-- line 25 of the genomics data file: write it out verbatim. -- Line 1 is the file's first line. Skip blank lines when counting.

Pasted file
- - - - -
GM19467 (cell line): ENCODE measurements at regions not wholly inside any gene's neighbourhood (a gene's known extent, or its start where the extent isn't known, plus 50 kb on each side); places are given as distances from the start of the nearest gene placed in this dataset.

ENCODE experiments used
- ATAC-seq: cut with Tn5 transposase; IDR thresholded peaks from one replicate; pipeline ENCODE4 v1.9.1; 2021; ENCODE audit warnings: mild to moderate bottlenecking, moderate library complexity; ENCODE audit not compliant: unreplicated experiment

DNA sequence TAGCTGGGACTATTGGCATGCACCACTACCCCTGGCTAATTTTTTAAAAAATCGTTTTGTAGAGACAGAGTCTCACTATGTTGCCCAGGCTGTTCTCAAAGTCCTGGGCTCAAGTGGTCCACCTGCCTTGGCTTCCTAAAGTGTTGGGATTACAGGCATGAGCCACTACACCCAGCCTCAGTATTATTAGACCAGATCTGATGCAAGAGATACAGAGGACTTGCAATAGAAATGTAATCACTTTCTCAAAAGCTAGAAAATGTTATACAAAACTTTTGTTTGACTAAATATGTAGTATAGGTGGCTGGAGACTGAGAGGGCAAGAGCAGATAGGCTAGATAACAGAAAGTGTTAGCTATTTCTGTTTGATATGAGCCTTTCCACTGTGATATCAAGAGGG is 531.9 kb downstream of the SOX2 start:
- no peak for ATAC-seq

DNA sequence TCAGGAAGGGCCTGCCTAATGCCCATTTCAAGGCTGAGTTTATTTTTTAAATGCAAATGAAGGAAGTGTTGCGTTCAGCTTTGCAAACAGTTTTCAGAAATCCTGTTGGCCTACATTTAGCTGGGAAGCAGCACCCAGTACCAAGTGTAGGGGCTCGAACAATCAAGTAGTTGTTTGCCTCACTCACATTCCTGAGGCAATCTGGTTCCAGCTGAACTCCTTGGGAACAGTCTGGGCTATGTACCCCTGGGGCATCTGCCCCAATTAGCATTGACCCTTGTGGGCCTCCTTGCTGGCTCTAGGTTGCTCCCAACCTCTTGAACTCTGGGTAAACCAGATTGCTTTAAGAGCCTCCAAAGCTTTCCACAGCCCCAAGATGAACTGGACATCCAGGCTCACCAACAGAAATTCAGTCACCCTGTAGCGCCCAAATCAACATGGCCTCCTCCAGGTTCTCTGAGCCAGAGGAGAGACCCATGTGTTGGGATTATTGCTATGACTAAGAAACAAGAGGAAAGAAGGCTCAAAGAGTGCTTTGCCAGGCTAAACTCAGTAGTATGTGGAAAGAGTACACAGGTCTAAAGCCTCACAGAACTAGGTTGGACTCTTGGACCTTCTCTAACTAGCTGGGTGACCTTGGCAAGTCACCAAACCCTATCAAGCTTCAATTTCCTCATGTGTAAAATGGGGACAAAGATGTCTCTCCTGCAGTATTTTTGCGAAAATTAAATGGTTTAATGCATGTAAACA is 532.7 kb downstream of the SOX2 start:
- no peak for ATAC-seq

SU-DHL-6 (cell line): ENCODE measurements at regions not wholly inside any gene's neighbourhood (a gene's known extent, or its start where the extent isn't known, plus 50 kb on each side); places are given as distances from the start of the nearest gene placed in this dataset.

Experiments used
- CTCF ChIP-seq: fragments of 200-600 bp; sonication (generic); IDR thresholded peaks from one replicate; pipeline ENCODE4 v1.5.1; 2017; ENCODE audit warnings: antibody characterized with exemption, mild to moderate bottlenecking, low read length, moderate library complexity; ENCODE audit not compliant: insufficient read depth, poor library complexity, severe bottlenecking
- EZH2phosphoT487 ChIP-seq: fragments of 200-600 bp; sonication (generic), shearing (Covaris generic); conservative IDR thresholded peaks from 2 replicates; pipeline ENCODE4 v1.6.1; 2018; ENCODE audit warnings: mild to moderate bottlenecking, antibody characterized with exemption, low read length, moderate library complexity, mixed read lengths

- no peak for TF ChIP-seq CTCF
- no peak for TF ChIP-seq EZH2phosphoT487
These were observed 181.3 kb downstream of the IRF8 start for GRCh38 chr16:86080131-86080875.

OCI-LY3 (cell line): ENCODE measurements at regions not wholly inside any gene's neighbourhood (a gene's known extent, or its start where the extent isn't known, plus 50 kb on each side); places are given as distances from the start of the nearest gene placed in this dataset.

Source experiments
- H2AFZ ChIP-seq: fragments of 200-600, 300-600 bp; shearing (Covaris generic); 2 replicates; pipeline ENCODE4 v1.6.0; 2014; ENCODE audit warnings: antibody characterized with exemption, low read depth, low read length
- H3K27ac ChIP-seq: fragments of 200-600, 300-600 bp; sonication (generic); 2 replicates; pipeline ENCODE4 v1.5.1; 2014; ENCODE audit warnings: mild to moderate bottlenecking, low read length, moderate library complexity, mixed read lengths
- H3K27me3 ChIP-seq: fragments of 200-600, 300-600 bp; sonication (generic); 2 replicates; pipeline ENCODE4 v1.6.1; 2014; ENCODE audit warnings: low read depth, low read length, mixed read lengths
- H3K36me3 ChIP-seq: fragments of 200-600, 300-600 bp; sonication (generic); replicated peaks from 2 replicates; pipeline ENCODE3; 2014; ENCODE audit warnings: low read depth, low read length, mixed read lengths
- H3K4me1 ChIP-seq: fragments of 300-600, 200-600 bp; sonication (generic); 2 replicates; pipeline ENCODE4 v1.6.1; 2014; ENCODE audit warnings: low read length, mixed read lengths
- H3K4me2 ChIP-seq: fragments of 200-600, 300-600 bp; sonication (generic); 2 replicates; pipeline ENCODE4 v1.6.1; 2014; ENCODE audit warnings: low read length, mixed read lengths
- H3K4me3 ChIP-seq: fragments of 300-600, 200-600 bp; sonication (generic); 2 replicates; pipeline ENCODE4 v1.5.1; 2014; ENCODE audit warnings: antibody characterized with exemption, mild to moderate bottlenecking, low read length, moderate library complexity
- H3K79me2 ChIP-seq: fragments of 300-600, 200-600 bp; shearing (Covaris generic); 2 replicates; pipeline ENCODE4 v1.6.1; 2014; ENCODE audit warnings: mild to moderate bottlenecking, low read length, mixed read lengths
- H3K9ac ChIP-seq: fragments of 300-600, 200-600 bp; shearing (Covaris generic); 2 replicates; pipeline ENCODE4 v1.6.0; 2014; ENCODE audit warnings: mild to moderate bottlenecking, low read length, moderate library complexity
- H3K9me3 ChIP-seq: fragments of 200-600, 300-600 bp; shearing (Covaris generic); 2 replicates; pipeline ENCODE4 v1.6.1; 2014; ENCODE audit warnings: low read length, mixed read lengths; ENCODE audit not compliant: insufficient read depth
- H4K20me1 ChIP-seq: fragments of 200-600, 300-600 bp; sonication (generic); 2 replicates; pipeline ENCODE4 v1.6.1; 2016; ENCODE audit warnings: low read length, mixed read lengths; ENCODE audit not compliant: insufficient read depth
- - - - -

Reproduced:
- H3K9ac ChIP-seq: fragments of 300-600, 200-600 bp; shearing (Covaris generic); 2 replicates; pipeline ENCODE4 v1.6.0; 2014; ENCODE audit warnings: mild to moderate bottlenecking, low read length, moderate library complexity